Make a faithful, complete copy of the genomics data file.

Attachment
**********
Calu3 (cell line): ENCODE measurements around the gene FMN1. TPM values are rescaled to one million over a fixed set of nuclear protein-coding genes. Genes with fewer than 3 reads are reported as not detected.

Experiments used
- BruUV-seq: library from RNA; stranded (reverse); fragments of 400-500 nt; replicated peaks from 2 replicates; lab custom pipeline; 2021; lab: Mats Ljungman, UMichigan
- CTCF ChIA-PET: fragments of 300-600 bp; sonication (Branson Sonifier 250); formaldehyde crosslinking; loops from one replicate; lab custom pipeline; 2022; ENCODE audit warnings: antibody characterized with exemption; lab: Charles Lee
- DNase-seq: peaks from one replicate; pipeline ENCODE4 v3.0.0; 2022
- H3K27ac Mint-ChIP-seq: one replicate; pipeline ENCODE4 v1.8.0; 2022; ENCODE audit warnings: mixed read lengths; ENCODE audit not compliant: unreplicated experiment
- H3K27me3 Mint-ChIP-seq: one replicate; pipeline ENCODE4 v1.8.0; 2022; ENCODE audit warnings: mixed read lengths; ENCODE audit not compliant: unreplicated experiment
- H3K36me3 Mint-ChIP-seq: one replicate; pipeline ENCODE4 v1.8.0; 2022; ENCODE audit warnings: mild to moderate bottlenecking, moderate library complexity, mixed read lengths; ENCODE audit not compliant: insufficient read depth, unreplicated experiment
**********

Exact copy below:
Calu3 (cell line): ENCODE measurements around the gene FMN1. TPM values are rescaled to one million over a fixed set of nuclear protein-coding genes. Genes with fewer than 3 reads are reported as not detected.

Experiments used
- BruUV-seq: library from RNA; stranded (reverse); fragments of 400-500 nt; replicated peaks from 2 replicates; lab custom pipeline; 2021; lab: Mats Ljungman, UMichigan
- CTCF ChIA-PET: fragments of 300-600 bp; sonication (Branson Sonifier 250); formaldehyde crosslinking; loops from one replicate; lab custom pipeline; 2022; ENCODE audit warnings: antibody characterized with exemption; lab: Charles Lee
- DNase-seq: peaks from one replicate; pipeline ENCODE4 v3.0.0; 2022
- H3K27ac Mint-ChIP-seq: one replicate; pipeline ENCODE4 v1.8.0; 2022; ENCODE audit warnings: mixed read lengths; ENCODE audit not compliant: unreplicated experiment
- H3K27me3 Mint-ChIP-seq: one replicate; pipeline ENCODE4 v1.8.0; 2022; ENCODE audit warnings: mixed read lengths; ENCODE audit not compliant: unreplicated experiment
- H3K36me3 Mint-ChIP-seq: one replicate; pipeline ENCODE4 v1.8.0; 2022; ENCODE audit warnings: mild to moderate bottlenecking, moderate library complexity, mixed read lengths; ENCODE audit not compliant: insufficient read depth, unreplicated experiment